Jun 25, 2017 Last Updated 1:48 PM, Jun 24, 2017

Human: Fall Flat Review

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I am a busy person, and I imagine most of you are as well. So, I’ll save you the trouble of reading this review by providing a quick, four-word opinion: Go buy it now! Seriously, if you like puzzle games, you can’t pass up Human: Fall Flat.

Sure, me calling it the ‘best puzzle game since Portal’ is a tall order, but stick with me here, and I’ll defend this masterpiece.

Portal was set in a fictional sci-fi environment with some strange futuristic technology that allowed you to make holes in stuff that leads to other stuff, all while getting belittled by an arrogant, sadistic, and hilarious AI. Human: Fall Flat (or HFF from now on, I’m getting tired) is an entirely different beast that you couldn’t even dream up, or actually… could you?

Other puzzle games are inside ‘worlds’ of various types. HFF is played in what I’d sooner call dreamscapes. Each different puzzle area is something that you could potentially see doing in your dreams, minus your sister’s friend doing that weird stuff (wake up, it’ll never happen). Sure, they are based on realistic spaces, like a construction site or a medieval castle, but not in a realistic way. They’re… weird, and there’s something off about them, and that’s where the puzzle-solving aspect comes in. That strange room in your dream that you couldn’t find a way out of? Imagine that turned into a ragdoll physics game with an artistic twist. That’s every puzzle in HFF.

Let’s dive a little deeper into what makes this so awesome. For starters, it’s REALLY HARD to get going! The ragdoll character is susceptible not only to the physics of the world, but it’s almost as if someone decided to crank up the inertia modifiers on the extremities to make it weirder. Want a good idea of how this character moves around the game? Go search for ‘I Love Russia Compilation’ on YouTube. There, our fine comrades embrace their strategic national reserve of alcoholism and show us what it’s like to move around when you have little to no cognitive or motor skills. Solving puzzles? Easy. Solving problems while totally hammered? Yeah… I thought so. But, it’s just fabulous.

Note: in an effort to science the shit out of this, I did put down six shots of fantastic French brandy, and then tried playing this game. It was as wonderful as I had hoped, but now I have a stubbed toe. Don’t ask.

The physics in the game itself is lovely. The way you have to move items is smooth and effortless. Of course, if they’re in your hands, they do “benefit” from that cranked up inertia modifier, so expect things to go a little wacky. You’ll notice that sometimes it’s more fun to keep failing than it is to solve the puzzle.

The worlds or zones that you play in are just spot on as far as design is concerned.

Camera movement is smooth and logical. The artwork and aesthetics are on point for this dreamscape world. Add to that, small remotes that you can find lying around that help “guide” you through things with silly 1950’s style "How To" videos that seem although they’re being voiced by the great Cave Johnson… “Bean counters said I couldn’t fire a man for being in a wheelchair. Did it anyway! Ramps are expensive…”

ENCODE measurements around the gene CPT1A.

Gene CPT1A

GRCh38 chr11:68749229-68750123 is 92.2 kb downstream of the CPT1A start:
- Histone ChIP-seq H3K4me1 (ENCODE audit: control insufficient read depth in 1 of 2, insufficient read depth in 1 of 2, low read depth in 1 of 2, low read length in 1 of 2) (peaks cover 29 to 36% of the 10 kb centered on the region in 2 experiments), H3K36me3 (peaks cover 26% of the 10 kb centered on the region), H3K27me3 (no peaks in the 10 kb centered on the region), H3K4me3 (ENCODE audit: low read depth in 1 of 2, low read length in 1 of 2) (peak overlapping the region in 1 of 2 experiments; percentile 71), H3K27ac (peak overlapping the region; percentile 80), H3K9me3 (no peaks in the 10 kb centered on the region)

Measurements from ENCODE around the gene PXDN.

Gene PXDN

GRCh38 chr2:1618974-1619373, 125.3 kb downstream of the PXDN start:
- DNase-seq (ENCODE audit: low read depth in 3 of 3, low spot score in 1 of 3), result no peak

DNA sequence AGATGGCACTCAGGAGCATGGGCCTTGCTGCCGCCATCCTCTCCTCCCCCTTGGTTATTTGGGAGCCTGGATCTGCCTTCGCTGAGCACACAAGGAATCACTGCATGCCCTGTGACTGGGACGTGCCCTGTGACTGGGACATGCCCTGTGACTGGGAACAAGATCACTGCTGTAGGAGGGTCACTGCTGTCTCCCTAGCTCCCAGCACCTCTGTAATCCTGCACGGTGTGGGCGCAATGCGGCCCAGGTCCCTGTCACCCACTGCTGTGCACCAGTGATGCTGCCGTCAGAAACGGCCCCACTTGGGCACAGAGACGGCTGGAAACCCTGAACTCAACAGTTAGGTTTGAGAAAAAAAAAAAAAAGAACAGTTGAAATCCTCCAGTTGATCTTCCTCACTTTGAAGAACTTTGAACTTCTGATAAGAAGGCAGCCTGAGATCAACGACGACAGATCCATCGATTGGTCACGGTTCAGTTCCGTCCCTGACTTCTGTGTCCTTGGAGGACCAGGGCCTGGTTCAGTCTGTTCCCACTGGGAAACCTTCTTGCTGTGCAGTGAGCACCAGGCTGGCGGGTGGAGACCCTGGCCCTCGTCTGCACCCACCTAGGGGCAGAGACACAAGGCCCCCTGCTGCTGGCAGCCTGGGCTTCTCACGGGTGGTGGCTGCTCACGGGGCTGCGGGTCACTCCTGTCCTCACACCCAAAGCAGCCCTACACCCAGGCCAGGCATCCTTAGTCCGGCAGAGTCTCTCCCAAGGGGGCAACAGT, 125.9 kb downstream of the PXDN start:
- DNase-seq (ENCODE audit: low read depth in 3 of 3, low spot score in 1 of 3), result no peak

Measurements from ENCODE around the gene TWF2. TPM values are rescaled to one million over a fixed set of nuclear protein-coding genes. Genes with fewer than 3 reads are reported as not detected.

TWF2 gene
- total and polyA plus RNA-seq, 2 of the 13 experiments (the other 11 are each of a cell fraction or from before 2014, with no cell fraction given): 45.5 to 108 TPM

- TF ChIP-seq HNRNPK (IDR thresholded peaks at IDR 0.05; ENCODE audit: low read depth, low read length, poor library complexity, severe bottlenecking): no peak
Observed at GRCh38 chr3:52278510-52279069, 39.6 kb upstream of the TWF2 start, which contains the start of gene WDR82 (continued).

I just wrapped up a fantastic book called Reality is Broken: How Games Make Us Better and How They Can Change the World, where the author Jane McGonigal says that we are attracted to games that are actually hard, and where failure is almost certain. The more spectacular the failure, and the harder the victory, the more we love the game. HFF embodies both of those well.  The puzzles are not only challenging but if (note: when) you fail, it will be really fun. Fail over and over? Yes, you will. Love it every time? Nope. However, that buildup in frustration is essential in getting you hooked on the game. When the answer is juuuuuust barely out of reach, you will try that much harder next time.


The Verdict

In closing, I’ll reiterate that this is one of the best puzzlers I’ve seen in a LONG time, and easily since the Portal games. HFF is completely different in every single way, though. But you will laugh out loud, you will potentially cry, and you will have an amazing time.

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Most widely known for never suppressing his impulse control disorder, and his stubborn position on the jet fuel vs. steel beams argument, Dizzyjuice is your typical renaissance man. An avid photographer, chef, classically trained musician, meme addict, philanthropist, and IT geek, he spends most of his spare time watching hours upon hours of ‘related videos’ on YouTube, and then purchasing random things to try and recreate them. Most notably, however, is that he hates it when biographies don’t end the way you octopus.

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